The Samsung Galaxy S22 Ultra benchmarks that emerged on Geekbench in the past few hours indicate that the gap between Exynos 2200 and Snapdragon 8 Gen 1 will still be quite substantial (in favor of the Qualcomm chip) and that the device will have less RAM than its predecessor, at least in the basic cuts. If there is not much to say for RAM – according to Ice Universe it will start from 8 GB, with options at 12 and 16 GB, while the minimum for the S21 Ultra was 12 GB – the question of performance should be a little in-depth. Meanwhile, let’s start with the recap screenshots:
The Snapdragon model (SM-S908U) scores 1,226 points in single-core operations, while it reaches 3,462 points in multi-core; that Exynos (SM-S908B) is far behind in single-core, with 1,014 points, but is practically on par with the multi-core, 3,415. It could therefore be concluded that the flagship core, the Cortex-X2, performs much better in Qualcomm’s custom implementation than Samsung‘s. Already months ago it was rumored that, although clock rates were generally higher on Exynos 2200, S8G1 maintained a very slight advantage on X2; but the difference was so subtle (2.9 versus 3 GHz) that it hardly justifies such different results.
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Galaxy S22 Ultra Exynos VS Snapdragon
However, there is another detail, potentially much more important, to consider: the CPU governor; which is the algorithm that manages the clock frequencies of the various cores. Android offers several governors and manufacturers can implement others at their convenience; we can define it as a system for balancing performance and energy consumption (and temperatures, consequently); based on the task to perform and the conditions of the rest of the components; for example low battery, or chip already very hot. Here we observe that two different governors are active in the two smartphones. “energy_aware” in the case of Exynos, “wait” in the case of Snapdragon.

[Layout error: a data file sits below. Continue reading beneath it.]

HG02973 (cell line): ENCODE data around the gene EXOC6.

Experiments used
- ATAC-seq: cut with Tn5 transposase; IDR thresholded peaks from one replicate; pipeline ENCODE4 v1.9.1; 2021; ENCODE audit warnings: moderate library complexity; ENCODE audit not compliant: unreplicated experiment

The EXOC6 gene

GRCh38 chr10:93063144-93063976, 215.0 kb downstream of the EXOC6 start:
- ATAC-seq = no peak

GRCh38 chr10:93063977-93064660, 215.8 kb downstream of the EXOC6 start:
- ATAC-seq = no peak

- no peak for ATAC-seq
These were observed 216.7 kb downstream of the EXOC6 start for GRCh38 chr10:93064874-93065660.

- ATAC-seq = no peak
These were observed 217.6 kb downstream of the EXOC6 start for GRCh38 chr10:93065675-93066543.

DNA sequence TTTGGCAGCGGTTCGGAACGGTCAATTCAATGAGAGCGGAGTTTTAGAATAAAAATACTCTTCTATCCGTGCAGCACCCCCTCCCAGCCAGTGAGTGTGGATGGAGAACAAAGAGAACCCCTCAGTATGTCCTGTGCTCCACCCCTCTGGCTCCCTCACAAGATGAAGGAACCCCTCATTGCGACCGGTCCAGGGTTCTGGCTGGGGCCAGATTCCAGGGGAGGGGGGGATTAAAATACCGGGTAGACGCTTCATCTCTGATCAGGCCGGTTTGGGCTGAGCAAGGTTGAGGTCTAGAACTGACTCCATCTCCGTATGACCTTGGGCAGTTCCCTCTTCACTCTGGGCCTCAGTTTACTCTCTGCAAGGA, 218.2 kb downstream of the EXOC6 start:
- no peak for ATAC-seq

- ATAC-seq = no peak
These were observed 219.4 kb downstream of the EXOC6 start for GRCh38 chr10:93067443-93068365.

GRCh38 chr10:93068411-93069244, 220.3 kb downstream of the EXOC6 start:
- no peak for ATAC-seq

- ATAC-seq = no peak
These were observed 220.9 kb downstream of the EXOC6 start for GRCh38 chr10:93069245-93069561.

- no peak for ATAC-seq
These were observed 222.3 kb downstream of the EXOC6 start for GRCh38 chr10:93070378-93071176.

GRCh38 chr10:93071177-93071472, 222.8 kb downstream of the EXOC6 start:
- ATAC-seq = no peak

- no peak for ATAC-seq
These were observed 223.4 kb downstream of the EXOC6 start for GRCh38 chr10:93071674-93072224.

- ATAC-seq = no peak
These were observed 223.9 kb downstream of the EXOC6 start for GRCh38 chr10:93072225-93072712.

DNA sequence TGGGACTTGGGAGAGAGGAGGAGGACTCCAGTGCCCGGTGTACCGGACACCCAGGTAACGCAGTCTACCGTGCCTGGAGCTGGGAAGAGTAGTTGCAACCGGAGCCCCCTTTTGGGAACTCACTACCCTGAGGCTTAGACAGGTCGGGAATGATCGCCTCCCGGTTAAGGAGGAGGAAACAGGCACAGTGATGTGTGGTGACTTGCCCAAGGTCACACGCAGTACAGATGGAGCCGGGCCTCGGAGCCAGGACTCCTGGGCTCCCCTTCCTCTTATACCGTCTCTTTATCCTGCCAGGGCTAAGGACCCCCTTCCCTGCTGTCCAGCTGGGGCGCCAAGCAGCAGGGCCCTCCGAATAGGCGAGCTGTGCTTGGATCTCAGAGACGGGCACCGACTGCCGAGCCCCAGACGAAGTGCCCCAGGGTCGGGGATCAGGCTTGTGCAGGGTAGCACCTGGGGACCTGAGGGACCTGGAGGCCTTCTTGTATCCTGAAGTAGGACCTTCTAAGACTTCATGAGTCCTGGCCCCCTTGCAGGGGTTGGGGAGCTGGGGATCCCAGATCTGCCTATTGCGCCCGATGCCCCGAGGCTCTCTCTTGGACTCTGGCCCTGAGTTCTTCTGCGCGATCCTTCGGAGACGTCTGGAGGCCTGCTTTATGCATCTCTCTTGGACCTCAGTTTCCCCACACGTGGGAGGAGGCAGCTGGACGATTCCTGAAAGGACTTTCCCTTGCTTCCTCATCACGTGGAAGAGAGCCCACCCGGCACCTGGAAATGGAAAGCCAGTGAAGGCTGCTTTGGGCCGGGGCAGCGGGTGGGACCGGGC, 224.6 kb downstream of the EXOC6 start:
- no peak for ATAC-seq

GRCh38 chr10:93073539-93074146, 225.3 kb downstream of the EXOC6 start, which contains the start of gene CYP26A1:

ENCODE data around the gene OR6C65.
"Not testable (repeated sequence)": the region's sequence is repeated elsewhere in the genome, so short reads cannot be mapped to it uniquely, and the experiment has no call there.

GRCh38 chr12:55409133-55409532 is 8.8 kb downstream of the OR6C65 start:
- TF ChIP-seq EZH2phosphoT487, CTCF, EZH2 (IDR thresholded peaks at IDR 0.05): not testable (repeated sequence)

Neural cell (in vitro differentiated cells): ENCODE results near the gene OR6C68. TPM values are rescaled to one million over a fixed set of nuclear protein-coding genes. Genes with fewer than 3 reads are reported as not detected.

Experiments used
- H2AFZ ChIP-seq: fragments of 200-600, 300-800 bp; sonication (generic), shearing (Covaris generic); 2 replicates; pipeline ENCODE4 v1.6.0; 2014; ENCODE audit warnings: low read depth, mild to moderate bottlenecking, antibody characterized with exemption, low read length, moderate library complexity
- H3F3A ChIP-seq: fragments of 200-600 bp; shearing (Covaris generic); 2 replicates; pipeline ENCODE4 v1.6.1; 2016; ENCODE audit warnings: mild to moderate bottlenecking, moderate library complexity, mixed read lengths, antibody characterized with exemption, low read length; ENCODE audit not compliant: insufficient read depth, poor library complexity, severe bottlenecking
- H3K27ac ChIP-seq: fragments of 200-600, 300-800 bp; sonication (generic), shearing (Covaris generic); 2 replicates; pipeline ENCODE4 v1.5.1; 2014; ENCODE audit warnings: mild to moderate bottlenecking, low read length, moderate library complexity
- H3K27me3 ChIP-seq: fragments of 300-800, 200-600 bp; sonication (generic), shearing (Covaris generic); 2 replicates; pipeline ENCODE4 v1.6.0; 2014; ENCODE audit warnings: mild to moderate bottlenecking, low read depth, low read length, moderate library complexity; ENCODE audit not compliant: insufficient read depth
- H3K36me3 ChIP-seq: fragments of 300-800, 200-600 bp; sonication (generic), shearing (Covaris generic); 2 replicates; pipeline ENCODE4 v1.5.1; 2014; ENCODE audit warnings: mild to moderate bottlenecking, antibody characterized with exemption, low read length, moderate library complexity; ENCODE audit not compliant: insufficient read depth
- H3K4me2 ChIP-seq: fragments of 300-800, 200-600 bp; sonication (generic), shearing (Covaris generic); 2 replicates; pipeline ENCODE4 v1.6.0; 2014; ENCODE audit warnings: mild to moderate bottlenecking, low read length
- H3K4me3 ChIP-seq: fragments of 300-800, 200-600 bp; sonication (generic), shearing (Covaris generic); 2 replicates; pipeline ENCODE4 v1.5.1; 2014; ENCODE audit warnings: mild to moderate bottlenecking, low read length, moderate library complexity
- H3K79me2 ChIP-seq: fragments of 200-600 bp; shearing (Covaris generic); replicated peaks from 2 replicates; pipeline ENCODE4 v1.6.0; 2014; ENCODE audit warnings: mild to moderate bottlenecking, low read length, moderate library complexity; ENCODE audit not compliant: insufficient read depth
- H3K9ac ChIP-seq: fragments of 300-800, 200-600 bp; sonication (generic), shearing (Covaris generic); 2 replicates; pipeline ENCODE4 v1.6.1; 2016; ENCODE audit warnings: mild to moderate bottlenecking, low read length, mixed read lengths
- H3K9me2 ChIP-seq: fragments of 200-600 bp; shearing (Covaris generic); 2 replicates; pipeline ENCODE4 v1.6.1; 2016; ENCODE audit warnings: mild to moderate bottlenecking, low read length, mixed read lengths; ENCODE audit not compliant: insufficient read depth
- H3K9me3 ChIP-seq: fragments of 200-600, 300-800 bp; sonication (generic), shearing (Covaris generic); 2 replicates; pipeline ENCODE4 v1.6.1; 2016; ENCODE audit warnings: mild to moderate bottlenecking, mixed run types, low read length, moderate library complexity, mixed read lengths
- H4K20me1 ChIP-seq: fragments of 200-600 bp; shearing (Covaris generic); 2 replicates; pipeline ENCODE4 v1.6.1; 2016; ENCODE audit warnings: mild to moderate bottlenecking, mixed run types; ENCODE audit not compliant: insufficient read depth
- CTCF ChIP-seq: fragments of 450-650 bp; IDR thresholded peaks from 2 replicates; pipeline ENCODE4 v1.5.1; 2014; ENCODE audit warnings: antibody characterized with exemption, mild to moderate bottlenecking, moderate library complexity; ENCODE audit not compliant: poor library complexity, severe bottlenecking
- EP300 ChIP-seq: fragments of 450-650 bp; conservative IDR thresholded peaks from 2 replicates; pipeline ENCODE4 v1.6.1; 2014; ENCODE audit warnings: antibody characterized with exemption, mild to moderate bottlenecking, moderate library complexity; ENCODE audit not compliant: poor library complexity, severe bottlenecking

We do not know what the names of these profiles correspond to, even if going to sense the first seems to conserve energy (and therefore likely to push less from the point of view of performance). “Wait” is a more ambiguous name – who knows, maybe it’s a different name for the same profile. Basically, the matter is: there is at least one parameter that is unknown and therefore we cannot say with too much certainty whether one chip is better than the other. It will probably be necessary to wait for the smartphone to come out and evaluate them in similar conditions; both as regards the synthetic benchmarks and for the real use experience.
Recall that S8G1 is official since early December, while the Samsung chip will be presented on January 11th. Incidentally, the big highlight of this chip will be the GPU, developed in collaboration with AMD; and based on the same RDNA 2 architecture as the Radeon RX 6000. The Galaxy S22s should arrive around February instead